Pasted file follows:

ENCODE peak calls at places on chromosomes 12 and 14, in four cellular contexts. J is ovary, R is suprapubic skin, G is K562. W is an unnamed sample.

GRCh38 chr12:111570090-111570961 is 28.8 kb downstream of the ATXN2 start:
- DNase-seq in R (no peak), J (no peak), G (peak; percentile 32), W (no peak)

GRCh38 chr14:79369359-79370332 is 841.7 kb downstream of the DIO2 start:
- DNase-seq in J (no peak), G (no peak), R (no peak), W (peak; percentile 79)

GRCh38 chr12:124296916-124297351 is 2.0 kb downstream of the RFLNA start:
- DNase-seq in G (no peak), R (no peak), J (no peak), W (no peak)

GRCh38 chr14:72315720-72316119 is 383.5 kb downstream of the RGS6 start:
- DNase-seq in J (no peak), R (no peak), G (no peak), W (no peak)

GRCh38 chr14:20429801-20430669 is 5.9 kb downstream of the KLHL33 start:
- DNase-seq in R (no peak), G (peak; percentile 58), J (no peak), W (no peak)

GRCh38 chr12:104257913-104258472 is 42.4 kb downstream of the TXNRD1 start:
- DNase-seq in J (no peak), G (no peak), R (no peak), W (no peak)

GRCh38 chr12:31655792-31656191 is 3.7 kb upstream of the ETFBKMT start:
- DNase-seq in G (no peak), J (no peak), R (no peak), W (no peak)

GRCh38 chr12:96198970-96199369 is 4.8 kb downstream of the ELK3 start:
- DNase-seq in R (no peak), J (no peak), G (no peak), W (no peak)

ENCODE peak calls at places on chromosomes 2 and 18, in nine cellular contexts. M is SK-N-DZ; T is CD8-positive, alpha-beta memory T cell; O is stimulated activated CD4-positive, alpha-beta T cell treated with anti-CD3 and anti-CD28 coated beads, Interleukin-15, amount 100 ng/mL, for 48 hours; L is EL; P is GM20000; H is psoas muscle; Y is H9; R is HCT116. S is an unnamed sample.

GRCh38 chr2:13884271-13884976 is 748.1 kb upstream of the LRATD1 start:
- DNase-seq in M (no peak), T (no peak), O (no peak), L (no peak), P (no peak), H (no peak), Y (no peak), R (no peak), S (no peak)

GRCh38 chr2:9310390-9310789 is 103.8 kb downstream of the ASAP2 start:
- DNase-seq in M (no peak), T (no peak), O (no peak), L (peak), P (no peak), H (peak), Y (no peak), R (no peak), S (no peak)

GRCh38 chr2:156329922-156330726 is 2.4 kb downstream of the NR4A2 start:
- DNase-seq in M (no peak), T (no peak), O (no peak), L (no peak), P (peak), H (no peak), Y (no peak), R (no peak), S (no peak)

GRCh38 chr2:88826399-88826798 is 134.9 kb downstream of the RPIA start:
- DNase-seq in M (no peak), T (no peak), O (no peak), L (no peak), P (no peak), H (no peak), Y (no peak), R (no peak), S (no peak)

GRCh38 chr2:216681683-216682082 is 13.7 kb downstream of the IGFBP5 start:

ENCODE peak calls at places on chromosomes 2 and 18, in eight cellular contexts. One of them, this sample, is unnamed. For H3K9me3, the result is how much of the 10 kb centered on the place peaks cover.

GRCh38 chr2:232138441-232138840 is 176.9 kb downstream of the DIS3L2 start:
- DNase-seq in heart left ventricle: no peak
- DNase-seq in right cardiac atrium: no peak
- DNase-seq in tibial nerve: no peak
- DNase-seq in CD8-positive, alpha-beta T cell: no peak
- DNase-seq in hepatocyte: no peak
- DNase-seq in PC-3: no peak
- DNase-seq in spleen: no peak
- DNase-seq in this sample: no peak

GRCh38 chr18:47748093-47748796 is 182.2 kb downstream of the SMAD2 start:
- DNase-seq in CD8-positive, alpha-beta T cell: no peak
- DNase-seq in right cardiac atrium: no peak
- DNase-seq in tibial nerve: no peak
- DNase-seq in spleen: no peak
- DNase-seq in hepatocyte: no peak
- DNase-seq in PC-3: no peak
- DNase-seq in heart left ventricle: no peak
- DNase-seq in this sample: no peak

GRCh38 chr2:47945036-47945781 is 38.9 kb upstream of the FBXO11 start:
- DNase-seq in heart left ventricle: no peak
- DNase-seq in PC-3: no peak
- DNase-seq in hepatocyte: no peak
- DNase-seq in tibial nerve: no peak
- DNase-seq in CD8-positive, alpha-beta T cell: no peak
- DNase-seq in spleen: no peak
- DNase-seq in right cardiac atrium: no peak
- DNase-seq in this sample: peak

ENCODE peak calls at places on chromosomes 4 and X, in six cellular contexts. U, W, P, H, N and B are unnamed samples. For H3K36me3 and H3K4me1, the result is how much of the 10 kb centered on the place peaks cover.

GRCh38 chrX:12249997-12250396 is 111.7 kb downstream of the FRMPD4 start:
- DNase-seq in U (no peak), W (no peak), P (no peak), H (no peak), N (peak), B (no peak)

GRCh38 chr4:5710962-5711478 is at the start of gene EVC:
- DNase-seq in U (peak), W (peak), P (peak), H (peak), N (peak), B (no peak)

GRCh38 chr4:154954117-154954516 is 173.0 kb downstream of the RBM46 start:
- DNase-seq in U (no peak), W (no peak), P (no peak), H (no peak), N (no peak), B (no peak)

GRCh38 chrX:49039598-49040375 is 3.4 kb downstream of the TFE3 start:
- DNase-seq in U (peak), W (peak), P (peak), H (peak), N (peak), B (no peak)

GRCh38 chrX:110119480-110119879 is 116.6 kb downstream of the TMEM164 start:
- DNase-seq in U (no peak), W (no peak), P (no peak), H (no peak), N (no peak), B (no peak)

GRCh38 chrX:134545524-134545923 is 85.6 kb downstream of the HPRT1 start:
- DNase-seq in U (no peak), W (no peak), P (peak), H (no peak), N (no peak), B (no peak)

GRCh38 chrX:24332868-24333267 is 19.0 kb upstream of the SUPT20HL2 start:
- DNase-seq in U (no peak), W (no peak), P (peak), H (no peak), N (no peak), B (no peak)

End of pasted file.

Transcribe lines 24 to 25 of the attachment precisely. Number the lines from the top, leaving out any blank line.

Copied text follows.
- DNase-seq in M (no peak), T (no peak), O (no peak), L (no peak), P (peak), H (no peak), Y (no peak), R (no peak), S (no peak)

GRCh38 chr2:88826399-88826798 is 134.9 kb downstream of the RPIA start: